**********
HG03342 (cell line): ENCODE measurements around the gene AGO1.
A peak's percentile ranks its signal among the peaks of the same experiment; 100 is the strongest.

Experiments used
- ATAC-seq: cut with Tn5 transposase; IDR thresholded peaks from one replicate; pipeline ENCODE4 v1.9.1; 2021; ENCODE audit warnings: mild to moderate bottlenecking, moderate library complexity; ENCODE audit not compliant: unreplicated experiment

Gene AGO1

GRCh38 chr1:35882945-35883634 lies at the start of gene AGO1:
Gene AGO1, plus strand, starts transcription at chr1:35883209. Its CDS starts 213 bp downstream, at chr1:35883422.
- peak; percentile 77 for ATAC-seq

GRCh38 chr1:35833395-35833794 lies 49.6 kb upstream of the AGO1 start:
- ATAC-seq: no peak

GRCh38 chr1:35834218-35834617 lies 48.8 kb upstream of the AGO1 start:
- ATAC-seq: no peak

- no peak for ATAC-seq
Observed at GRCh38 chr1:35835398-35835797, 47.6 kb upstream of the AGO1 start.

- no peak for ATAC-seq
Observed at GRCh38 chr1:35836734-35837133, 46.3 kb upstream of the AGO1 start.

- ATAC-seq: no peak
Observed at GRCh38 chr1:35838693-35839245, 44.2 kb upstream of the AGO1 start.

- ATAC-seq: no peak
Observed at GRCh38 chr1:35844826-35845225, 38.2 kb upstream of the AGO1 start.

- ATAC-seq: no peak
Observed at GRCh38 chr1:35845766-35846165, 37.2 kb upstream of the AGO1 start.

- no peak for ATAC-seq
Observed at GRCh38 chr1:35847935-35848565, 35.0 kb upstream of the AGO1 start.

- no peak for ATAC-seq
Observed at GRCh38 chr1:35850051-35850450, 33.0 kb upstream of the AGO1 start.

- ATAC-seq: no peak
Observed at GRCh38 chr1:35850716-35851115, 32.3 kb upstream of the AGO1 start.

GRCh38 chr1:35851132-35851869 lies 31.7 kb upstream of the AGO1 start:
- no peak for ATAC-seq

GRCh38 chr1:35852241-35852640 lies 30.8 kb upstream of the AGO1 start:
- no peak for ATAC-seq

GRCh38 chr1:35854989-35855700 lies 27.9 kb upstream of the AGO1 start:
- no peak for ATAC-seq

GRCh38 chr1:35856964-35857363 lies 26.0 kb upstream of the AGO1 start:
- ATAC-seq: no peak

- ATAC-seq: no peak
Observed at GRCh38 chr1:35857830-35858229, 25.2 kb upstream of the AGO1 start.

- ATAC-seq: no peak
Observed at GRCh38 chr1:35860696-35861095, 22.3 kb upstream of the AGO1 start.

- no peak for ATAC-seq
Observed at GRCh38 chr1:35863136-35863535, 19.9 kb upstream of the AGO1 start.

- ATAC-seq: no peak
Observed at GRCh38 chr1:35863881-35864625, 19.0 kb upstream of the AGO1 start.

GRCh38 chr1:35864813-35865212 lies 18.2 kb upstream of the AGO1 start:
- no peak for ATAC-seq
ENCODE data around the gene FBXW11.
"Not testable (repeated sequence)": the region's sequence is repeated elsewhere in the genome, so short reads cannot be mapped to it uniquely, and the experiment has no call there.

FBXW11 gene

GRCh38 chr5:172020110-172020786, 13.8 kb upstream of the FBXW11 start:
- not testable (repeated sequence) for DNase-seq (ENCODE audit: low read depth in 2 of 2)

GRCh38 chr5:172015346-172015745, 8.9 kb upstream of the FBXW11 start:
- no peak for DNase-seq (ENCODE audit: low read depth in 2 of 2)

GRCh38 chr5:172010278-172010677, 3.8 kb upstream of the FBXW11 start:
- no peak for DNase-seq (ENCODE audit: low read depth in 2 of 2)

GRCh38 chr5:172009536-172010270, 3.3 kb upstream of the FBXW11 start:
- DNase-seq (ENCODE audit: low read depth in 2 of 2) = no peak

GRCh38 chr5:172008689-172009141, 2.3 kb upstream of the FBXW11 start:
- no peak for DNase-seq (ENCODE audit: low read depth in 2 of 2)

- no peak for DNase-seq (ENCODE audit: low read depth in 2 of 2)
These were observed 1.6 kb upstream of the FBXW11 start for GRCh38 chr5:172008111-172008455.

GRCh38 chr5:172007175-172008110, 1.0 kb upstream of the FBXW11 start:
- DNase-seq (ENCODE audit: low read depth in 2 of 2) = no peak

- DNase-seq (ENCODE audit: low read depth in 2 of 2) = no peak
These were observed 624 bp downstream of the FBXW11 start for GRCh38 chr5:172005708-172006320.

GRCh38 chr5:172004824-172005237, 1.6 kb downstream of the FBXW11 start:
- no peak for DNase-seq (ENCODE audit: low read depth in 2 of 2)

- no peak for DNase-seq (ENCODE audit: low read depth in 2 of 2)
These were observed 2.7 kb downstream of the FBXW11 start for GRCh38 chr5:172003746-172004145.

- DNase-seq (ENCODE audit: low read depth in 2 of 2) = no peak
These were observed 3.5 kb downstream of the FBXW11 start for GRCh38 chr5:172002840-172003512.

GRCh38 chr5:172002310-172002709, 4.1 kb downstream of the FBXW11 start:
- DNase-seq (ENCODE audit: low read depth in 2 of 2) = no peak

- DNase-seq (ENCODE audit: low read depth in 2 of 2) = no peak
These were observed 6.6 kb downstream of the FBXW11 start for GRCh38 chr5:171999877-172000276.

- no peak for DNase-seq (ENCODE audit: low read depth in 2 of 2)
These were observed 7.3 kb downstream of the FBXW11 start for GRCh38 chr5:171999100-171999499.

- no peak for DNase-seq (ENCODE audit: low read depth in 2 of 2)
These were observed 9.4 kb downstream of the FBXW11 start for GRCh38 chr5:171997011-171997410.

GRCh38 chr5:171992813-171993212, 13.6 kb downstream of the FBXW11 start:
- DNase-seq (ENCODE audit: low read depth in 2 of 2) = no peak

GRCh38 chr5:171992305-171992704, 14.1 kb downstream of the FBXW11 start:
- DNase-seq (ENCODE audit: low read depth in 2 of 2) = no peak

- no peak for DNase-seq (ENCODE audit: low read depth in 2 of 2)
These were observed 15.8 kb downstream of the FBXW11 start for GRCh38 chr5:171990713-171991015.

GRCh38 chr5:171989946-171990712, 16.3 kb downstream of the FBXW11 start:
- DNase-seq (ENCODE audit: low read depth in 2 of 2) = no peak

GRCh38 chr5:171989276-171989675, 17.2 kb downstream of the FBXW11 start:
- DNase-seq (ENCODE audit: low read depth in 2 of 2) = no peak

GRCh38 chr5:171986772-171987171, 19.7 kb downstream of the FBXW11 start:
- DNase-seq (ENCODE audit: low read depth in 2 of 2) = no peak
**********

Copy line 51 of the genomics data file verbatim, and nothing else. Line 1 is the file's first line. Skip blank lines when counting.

- not testable (repeated sequence) for DNase-seq (ENCODE audit: low read depth in 2 of 2)